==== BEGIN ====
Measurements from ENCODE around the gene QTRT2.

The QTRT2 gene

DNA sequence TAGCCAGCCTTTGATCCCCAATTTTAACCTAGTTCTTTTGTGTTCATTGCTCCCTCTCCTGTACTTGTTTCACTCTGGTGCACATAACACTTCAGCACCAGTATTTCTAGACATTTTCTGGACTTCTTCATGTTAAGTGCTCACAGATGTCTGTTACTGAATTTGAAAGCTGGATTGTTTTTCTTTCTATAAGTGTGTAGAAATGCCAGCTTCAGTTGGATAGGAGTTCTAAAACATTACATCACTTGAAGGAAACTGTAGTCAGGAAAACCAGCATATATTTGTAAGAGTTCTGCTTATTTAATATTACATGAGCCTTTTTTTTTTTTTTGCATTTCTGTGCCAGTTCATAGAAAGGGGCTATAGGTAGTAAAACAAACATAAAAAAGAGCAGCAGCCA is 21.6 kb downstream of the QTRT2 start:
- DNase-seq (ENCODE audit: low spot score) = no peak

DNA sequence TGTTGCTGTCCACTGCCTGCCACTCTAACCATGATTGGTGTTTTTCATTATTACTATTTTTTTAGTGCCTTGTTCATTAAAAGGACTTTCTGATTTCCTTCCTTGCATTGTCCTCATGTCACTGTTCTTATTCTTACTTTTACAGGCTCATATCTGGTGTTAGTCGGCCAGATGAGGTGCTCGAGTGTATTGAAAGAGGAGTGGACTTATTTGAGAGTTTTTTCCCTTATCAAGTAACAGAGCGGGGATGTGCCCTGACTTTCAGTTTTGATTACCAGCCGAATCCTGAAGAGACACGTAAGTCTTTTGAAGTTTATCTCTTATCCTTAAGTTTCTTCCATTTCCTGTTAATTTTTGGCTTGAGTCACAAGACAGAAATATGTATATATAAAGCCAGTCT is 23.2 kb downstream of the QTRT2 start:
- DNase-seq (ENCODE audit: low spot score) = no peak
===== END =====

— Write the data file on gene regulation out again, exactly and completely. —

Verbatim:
Measurements from ENCODE around the gene QTRT2.

The QTRT2 gene

DNA sequence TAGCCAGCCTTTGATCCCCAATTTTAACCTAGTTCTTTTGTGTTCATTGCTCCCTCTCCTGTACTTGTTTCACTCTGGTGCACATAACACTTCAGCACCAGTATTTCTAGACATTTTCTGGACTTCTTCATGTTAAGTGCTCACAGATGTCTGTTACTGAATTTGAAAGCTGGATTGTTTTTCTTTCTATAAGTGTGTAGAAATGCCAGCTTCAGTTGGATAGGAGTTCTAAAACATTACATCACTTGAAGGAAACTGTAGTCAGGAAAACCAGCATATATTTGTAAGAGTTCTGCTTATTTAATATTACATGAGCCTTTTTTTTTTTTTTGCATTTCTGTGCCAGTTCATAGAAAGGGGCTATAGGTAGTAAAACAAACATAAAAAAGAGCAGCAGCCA is 21.6 kb downstream of the QTRT2 start:
- DNase-seq (ENCODE audit: low spot score) = no peak

DNA sequence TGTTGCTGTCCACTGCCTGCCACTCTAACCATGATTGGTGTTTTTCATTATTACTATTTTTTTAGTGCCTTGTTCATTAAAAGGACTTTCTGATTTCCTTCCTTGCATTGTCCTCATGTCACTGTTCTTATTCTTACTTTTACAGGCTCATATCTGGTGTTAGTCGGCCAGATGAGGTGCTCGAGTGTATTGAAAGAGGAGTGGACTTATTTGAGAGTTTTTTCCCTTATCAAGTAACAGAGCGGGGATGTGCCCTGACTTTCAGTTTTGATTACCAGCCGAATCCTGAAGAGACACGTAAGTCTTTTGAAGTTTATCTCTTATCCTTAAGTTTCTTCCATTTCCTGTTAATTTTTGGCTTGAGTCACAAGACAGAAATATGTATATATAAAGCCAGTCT is 23.2 kb downstream of the QTRT2 start:
- DNase-seq (ENCODE audit: low spot score) = no peak